The XMLHttpRequest object

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The XMLHttpRequest object

The XMLHttpRequest object

Another important object that we use a lot in JavaScript these days is the XMLHttpRequest object. This is the object that powers the Ajax functionality in a lot of web pages.

This object is also not part of JavaScript. It can be used from JavaScript but it isn't part of the language.

The XMLHttpRequest object allows our scripts to initiate a request to a URL and collect the server response without the need to reload the entire page.

We will provide a video presentation on the XMLHttpRequest object later in this lesson.

Code Sample:

---- C O D E   O M I T T E D ----

window.onload = function() {
	var xmlhttp = new XMLHttpRequest();
	var headers;
	var output = document.getElementById("headers");
	var response = document.getElementById("response");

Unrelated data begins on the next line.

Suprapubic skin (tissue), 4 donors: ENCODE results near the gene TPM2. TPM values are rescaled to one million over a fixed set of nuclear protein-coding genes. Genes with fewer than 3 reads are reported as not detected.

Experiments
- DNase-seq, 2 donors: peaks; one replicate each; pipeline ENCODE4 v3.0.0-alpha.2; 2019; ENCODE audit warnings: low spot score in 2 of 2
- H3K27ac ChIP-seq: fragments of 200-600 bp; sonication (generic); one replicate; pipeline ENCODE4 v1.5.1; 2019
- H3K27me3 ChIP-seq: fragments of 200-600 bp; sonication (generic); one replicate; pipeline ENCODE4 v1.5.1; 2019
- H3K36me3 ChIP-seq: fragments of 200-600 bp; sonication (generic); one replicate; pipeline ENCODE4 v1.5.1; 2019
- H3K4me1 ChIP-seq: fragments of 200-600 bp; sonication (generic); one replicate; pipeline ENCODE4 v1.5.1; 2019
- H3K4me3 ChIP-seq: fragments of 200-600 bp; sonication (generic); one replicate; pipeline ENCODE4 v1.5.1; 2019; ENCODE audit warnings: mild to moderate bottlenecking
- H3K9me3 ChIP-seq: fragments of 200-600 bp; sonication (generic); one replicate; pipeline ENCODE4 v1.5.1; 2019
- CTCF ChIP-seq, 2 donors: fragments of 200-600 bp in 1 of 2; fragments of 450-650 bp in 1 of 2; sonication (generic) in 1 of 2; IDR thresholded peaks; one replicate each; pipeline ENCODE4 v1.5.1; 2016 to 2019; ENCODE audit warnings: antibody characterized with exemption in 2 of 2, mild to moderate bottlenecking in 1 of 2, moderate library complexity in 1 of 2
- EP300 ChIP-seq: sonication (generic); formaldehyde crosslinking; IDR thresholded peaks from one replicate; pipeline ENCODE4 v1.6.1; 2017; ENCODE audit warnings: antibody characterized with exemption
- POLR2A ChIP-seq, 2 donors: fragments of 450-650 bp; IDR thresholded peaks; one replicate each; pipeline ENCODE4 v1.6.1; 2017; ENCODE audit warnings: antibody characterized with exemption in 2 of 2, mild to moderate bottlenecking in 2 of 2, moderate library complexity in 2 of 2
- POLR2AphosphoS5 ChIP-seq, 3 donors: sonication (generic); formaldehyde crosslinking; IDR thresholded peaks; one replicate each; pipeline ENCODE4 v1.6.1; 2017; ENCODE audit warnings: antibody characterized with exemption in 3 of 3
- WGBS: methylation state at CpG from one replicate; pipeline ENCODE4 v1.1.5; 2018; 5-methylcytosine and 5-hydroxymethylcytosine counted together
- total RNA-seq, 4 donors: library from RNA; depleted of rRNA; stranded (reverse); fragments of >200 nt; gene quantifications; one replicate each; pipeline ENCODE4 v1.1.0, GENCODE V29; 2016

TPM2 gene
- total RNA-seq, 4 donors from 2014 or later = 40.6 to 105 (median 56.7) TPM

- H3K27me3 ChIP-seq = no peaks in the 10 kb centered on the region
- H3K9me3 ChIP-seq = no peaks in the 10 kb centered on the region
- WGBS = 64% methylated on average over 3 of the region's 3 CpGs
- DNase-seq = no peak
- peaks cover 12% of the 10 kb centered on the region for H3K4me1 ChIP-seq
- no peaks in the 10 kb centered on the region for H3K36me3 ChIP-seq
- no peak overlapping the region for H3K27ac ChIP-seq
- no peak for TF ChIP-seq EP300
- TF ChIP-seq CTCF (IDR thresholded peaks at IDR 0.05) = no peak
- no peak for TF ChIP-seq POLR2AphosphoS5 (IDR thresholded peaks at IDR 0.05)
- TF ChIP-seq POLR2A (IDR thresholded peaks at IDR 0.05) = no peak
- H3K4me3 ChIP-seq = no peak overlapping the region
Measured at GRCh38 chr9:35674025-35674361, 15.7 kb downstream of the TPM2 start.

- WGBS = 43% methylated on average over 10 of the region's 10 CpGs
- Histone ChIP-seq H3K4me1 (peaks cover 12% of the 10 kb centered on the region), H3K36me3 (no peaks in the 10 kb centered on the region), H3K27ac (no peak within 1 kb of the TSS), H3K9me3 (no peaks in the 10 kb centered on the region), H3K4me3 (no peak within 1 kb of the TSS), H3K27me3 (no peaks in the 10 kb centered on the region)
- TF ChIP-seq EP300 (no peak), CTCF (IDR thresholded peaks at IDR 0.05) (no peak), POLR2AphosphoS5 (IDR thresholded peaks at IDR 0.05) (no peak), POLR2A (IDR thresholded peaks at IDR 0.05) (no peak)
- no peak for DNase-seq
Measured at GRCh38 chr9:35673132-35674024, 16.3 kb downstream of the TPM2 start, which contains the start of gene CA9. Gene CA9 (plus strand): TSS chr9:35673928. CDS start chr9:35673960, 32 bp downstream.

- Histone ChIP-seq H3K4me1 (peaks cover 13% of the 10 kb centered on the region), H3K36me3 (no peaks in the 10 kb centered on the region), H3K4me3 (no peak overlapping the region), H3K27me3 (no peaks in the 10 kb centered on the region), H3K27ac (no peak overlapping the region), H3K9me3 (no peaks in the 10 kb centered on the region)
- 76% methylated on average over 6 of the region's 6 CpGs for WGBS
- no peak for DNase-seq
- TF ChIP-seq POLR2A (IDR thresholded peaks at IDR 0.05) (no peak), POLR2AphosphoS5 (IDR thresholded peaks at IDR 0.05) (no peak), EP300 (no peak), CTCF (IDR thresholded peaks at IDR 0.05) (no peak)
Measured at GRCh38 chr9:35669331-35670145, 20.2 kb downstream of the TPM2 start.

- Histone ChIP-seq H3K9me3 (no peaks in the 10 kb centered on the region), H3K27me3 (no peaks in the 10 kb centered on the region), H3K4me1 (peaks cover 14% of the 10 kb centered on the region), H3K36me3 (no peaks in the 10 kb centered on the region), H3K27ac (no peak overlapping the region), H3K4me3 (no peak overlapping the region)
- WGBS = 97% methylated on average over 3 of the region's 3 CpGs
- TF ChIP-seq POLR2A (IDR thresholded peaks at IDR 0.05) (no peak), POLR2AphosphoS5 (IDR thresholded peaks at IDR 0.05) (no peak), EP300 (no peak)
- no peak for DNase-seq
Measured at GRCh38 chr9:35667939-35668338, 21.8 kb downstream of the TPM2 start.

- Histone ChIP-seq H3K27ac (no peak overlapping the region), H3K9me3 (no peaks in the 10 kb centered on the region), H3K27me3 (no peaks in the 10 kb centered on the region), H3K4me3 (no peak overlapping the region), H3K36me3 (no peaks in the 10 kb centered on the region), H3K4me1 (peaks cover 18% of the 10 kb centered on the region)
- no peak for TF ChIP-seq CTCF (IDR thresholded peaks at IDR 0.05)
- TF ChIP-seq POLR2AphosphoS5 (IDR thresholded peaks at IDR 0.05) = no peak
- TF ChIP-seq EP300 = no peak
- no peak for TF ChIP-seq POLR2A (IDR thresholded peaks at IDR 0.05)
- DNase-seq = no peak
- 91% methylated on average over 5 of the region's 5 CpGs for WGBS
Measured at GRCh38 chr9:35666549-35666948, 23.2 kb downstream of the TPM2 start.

var temp = "";"GET", "arrays.html", true);
	xmlhttp.onreadystatechange = function() {
		if ( this.readyState > 2 && typeof headers == "undefined" ) {
			headers = this.getAllResponseHeaders().split("\n");
			temp = "<ol>";
			for (var i in headers) {
				if (headers[i].trim().length > 0) {
					temp += "<li>" + headers[i] + "</li>";
			temp += "</ol>";
<output id="headers"></output>
<textarea id="response" cols="50" rows="20"></textarea>
---- C O D E   O M I T T E D ----

Note that this code will only work if it runs through a web server (e.g, http://localhost/JavaScript/ClassFiles/QuickRecap/Demos/xmlhttprequest.html), which you may not have configured locally. The image below shows how the page appears when run through a web server: Page through Web Server

As an aside, see XMLHttpRequest readyState bug in Opera for an explanation of why we use this.readyState > 2 && typeof headers == "undefined" instead of just this.readyState == 2.